The lead article in the March 2013 issue of Bank Watch is “What to Make of the Bank Stock Rally?,” authored by Jeff Davis, managing director, and originally published on SNL Financial (republished with permission). The article begins …
Banks and most financials have been frustrating since rebounding from the depths of the second half of 2007 through the first quarter of 2009 panic. Periods of outperformance have been followed by stretches of underperformance. The current cycle is one of outperformance following a steep selloff in third quarter of 2011 as a result of the Washington debt ceiling debacle and a near Lehmanmoment in Europe when the intra-bank funding markets locked-up. Since October 1, 2011 the SNL Small Cap U.S. Bank Index has produced a total return of 49% through February 8 vs. 45% for the Russell 2000. The SNL Large Cap U.S. Bank Index had a total return of 63% vs. 38% for the S&P
The rally is less impressive if it is dated to year-end 2010 with large cap banks underperforming by rising 11% vs. 26% for the S&P 500; small cap banks lagged the Russell 2000 at 16% vs. 20%. Viewed from a bit longer horizon, returns for bank stocks similarly lag if the starting date is March 31, 2010, which coincided with a peaking of many large cap bank stocks following the rally that began on March 9, 2009 when Secretary Geithner indicated there would be no nationalization. Between March 9, 2009 and March 31, 2010, large cap banks posted a 202% total return vs. a mere 101% return for the S&P 500. This rally followed a brutal 21-month sell-off that got underway in mid-2007 when housing was clearly rolling over and securitization markets froze.I think one aspect of the bigger swing in the large cap banks since 3Q11 reflects the direct and indirect European exposure of JPMorgan Chase & Co. (JPM), Citigroup Inc. (C) and a few other large banks that dominate the index. It was the ECB’s announcement in early November 2011 that it would address the funding issues (European banks are much more reliant on wholesale funding than U.S. banks) through the longer-term refinancing operations (LTRO) that became a catalyst to rally European banks and global equities. Also, housing found a bottom in 2012 and has been improving in many markets since then. The turn in housing and attendant demand for distressed assets was important in driving NPAs lower at high NPA banks such as Regions Financial Corporation (RF) and Synovus Financial Corp. (SNV) and thereby aiding last year’s rally.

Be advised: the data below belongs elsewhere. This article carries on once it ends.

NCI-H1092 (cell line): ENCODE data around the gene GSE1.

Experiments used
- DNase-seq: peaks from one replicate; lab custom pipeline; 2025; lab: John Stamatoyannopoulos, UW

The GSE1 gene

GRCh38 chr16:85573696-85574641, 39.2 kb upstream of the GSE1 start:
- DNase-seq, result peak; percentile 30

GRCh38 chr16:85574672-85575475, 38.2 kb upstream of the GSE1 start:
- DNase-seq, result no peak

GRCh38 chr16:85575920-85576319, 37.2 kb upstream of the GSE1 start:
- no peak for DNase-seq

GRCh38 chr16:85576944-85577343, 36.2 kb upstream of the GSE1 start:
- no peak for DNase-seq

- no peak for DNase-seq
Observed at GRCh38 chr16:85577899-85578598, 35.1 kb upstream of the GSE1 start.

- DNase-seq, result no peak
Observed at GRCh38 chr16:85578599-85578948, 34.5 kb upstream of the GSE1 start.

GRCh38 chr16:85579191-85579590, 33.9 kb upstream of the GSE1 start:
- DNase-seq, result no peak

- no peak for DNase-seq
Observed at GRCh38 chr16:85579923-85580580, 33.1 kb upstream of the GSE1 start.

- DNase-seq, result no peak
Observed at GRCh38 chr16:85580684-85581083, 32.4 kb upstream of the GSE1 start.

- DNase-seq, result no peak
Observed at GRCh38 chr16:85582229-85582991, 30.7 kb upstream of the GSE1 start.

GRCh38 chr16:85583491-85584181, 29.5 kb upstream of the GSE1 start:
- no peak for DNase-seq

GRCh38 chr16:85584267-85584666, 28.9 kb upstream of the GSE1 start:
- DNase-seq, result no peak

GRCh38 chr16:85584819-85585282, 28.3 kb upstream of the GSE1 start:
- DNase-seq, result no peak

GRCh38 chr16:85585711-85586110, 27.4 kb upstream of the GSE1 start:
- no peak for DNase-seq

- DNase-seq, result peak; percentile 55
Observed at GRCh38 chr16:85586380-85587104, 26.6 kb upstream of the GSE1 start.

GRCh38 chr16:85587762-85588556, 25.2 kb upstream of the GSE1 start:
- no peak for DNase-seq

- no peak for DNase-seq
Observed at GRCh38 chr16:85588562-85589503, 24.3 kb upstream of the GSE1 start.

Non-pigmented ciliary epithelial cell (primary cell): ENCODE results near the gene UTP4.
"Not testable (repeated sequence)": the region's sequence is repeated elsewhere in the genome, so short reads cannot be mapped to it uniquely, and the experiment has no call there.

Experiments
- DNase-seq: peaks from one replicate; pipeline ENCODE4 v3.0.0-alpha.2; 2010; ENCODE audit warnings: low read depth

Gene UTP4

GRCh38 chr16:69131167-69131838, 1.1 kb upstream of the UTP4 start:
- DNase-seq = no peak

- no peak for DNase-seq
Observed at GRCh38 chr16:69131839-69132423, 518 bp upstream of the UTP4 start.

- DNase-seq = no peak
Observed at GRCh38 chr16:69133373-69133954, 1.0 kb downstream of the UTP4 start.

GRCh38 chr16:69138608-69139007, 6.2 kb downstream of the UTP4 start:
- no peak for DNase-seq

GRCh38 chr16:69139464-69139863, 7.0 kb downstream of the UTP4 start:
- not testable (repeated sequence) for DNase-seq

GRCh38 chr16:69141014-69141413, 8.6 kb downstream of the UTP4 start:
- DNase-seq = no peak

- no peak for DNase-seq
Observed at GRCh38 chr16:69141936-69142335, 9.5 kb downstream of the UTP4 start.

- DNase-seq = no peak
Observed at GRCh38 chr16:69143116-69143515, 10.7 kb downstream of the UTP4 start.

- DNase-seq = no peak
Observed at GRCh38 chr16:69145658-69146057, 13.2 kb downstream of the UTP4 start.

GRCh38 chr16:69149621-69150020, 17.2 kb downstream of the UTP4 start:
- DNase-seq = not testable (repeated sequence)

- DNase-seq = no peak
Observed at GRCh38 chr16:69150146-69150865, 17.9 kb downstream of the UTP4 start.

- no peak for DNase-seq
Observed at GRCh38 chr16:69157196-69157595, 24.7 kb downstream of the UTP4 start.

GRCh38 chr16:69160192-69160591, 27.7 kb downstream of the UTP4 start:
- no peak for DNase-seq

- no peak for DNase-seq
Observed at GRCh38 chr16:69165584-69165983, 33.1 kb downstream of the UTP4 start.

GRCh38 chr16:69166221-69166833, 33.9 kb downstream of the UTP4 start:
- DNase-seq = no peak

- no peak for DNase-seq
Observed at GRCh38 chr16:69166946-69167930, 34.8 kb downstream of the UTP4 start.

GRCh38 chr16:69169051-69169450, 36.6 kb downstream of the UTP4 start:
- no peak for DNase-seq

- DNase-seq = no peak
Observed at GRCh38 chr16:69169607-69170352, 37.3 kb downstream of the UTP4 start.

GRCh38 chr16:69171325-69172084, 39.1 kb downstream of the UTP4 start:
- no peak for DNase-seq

So what to make of the current rally? ….
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